Grumps, as we call him, would just hang around and gab with his buddies about nothing in particular. Each would hold a scrap of paper between their fingers with the scribblings of the digits of engines that had seen the past week. Just as birdwatchers jot notes of each species they spy, so do train watchers. Each engine spotted brings with it a story of where it was built and the routes it has taken across the country.
In the summer of 1985 we drove across Canada with my grandparents and he would scribble down each engine we passed on the prairies so he could rifle through his reference material when we reached a rest stop.
Finding a great spot for watching trains in Calgary is easy. A ribbon of track runs right through the centre of the city. He loved the view from the top of Calgary Tower, tracing the path of the engines and their cargo through downtown. The main Alyth train yard in Calgary is just south east of downtown and is home to dozens of spurs as the CP and CN lines twist east and west and north and south.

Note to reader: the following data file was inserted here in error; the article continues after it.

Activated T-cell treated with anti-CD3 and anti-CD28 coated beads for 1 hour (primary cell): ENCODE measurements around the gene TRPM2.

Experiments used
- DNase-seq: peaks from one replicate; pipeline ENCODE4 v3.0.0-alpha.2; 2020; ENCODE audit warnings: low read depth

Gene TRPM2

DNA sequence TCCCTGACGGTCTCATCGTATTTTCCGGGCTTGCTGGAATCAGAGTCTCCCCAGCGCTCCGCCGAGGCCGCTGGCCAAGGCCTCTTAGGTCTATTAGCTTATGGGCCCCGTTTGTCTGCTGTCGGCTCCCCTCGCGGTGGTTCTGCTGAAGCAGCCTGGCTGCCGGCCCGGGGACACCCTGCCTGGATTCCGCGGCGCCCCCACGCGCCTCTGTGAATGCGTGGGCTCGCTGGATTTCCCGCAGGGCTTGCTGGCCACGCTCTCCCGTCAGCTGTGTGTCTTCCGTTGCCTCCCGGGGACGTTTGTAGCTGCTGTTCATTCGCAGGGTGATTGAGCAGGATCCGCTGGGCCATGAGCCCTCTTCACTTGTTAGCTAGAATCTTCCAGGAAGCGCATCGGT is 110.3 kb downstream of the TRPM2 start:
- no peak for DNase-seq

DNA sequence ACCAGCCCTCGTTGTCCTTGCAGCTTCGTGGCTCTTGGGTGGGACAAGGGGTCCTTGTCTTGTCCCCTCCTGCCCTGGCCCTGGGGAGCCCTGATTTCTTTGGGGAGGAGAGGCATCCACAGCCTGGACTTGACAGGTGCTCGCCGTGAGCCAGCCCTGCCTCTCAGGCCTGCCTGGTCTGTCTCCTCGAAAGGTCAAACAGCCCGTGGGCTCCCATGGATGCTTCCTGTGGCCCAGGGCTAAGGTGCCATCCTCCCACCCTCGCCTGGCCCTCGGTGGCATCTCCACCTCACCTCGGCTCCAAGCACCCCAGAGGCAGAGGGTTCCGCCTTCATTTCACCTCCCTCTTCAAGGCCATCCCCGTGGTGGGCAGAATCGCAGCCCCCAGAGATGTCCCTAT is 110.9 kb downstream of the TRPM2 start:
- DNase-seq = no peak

One of the best spots, however, is in the west of the city near Baker Park alongside Bearspaw Dam Rd NW. There are a couple of sidings where trains can rest before heading east into Calgary or west into the Rockies. There’s always something lurking and this morning we hit the perfect score as a crew was being dropped off to take a train into the yard. We saw them do their checks up and down the line, remove the derailer and flip the switches before turning the ignition and heading out.
My grandfather counted each grouping of cars on the train and scribbled down the 4 engine numbers as he balanced a scanner to his ear to listen in on the crew chatting about their schedule. When he gets back home he’ll look the engine numbers up online and send an email to his train buddies back in Montreal. After more than 40 years of hanging around the tracks, the method has changed, the madness has remained.[pictures taken with iPhone 4. processing done with Camera+ app]
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